The grounding wire connection is another concept. You will have the green grounding wire coming in to the receptacle, and then it is supposed to feed out to the next. To do this, first cut another piece of grounding wire. Braid the one end of the cut wire to the incoming grounding wire. With the solder and torch, fuse the ground together. Now braid the outgoing wire with the other to the same end where the incoming is ran. The other end of the cut ground wire will be wrapped around the green screw on the 15 amp receptacle. Once the receptacle is wired, push it into place and screw the receptacle to the box. Put the face plate on and snug the screw up with a straight driver.
Now that the receptacles are wired it is time to feed them into the junction box. I bought a specific 110 power panel with a converter and 12 volt system. It is the Electronic 7300 Series (this panels runs about $350.00). I will be wiring all the receptacles to the 110 side of the panel. I mounted the power panel to the backside of my bathroom wall, attaching it to the studs with 2” torque screws. After pulling off the face cover I can see the hot side of the panel (gold screws), the neutral side bar (silver screws) and the grounding bar. The set of wires for the receptacles were placed into their proper sequence and set in with a Phillips screwdriver. All my grounding wires were set in the same way.
On the 110 power side of the panel there needs to be an incoming source. I took a 25′ 12 gauge extension cord and cut off the female end of the plug. With the wire strippers i cut back the jacket and striped the three wires. The extension cord was then fed into the power panel and wired into the MAIN side of the 110 panel. I bought 20 amp breakers and put them in there place on the panel. The receptacles are run on two separate breakers. Now, we have a power source (the extension cord) that runs directly into the panel, and disperses the electricity through the breakers and into the receptacles.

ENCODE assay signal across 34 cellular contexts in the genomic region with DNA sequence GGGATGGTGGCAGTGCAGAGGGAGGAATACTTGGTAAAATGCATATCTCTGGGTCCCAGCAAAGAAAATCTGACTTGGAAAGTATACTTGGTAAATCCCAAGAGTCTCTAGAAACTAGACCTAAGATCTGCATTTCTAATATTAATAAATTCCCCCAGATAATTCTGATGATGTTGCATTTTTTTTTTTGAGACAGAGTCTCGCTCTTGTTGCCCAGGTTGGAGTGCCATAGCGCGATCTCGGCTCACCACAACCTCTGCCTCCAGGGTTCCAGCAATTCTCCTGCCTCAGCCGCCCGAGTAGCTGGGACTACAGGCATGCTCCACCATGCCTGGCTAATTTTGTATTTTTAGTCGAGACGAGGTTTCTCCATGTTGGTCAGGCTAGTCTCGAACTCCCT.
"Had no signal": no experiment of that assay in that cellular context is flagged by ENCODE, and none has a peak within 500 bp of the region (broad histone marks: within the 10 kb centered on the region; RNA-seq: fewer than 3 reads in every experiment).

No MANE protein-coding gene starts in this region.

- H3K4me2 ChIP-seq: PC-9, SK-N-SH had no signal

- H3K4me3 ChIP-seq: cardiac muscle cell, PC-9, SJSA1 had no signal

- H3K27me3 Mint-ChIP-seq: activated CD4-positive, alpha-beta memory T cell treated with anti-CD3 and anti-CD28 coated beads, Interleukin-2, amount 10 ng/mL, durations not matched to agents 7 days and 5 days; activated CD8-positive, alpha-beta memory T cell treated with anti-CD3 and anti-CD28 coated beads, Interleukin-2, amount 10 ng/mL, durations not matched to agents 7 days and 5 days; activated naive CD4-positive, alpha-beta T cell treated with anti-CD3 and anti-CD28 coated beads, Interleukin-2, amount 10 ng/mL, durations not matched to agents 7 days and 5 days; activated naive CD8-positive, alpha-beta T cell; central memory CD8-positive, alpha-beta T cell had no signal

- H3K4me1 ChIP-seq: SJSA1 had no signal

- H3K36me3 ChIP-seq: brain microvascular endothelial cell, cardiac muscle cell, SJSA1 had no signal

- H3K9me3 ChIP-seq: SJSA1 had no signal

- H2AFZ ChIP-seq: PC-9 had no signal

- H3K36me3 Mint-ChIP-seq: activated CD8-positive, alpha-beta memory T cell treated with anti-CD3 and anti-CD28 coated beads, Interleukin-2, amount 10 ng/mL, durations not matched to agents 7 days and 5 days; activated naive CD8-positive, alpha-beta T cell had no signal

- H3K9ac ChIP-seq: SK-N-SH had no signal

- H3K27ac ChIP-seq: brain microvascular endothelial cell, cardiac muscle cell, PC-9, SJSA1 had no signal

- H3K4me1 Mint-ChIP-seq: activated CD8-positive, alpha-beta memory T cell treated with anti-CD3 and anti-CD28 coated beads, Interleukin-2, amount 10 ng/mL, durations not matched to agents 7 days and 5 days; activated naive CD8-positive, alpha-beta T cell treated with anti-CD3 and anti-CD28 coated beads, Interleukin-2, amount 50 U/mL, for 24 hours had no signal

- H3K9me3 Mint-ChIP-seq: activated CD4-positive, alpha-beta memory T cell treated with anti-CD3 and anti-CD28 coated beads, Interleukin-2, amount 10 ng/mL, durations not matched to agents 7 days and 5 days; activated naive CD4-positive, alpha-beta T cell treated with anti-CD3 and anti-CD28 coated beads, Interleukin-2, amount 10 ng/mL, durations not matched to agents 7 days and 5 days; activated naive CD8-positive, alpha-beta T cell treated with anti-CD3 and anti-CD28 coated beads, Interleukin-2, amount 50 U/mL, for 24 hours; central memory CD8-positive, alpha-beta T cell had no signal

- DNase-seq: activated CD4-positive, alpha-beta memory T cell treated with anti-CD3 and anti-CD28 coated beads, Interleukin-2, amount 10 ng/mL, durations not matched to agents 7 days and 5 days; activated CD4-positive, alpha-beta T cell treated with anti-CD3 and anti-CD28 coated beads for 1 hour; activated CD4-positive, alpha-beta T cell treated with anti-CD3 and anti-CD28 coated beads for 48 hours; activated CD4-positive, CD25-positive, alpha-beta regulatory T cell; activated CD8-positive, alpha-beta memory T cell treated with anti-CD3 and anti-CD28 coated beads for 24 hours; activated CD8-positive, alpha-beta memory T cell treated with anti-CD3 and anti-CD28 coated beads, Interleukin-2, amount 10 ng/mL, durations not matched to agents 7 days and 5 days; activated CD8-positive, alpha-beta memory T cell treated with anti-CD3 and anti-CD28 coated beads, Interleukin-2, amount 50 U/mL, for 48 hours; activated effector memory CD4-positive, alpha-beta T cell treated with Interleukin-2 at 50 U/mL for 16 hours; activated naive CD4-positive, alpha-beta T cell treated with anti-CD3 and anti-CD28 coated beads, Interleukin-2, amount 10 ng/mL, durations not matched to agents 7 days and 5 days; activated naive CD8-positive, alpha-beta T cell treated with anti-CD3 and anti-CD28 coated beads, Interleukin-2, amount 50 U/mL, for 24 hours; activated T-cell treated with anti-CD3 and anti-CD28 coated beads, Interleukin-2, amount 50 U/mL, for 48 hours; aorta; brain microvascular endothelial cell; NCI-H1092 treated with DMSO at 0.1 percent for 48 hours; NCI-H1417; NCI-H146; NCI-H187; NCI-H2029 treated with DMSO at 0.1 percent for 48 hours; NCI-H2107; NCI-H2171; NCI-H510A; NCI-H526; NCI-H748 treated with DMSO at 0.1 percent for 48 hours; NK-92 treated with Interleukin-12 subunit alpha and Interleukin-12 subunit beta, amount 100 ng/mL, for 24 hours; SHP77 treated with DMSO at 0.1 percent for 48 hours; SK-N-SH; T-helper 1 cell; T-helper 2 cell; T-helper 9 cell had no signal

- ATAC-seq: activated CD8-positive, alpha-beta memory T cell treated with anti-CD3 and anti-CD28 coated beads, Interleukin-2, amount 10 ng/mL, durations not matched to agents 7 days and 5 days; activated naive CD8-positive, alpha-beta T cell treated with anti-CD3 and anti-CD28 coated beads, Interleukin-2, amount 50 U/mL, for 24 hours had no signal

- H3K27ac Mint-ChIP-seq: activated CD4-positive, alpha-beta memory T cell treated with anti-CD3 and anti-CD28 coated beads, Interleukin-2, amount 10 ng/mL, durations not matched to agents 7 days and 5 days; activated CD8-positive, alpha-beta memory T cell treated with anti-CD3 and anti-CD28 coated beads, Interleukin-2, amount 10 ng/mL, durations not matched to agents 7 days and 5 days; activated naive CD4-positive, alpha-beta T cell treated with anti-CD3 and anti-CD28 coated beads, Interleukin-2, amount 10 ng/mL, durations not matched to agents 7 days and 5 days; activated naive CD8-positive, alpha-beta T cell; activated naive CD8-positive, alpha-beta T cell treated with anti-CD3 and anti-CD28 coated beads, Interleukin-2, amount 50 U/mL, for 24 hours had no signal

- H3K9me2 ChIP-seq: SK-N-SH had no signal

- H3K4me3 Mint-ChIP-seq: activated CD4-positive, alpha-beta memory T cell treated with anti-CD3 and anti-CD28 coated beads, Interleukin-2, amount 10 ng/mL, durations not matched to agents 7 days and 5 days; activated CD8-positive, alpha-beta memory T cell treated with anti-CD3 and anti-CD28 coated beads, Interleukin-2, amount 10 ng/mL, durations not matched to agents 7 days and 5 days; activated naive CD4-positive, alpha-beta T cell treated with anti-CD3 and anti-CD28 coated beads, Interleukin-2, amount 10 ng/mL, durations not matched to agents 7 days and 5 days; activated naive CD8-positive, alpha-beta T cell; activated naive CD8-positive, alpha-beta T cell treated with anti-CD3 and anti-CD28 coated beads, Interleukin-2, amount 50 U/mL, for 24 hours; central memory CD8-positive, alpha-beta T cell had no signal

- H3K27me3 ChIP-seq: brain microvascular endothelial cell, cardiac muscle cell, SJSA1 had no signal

When running any electrical accessory through 12 volt system you will only need a hot and neutral wire. In this case, we will use the black wire as the neutral and the white wire as the hot. I mounted my 12 volt lights just the same as I had with the receptacle boxes, just 2” in front of them. I fed the black white wires through the same conduit in the cabinets. The two wires were then set onto the proper screws in the lights.
On the 12 volt section of the power panel box I wired all the incoming hot and neutral wires to their directed bars and set the screws in. My water pump is also a 12 volt system, so I ran those wires to the panel as well.
I bought a deep cycle marine battery to be the main source of power for the 12 volt system. Just as the same with all the other wiring, I had to run a hot and neutral wire from the battery to the 12 volt panel. These wires are set as the MAIN on the 12 volt panel. These wires had to be much thicker than a standard 12 gauge. I used 8 gauge wire so that there would be no power loss.
The wires on a 12 volt system must be run to a fuse, just in the same concept with the breakers. If anything were to fault in the system, they would blow the fuse before blowing the device in use. I used 20 amp fuses for the lights and water pump.
Now that the system is wired together properly to the panel and all electrical components, I now have lights and water moving through the bus. When I need to recharge my system, the battery bank, I simply need to plug the 110 extension cord to an alternate power source. This will allow all my receptacle to work and will charge the battery. The battery takes roughly 8 hours to reach a full charge. Thus far, my one battery can last about two weeks with all my lighting and water pump needs!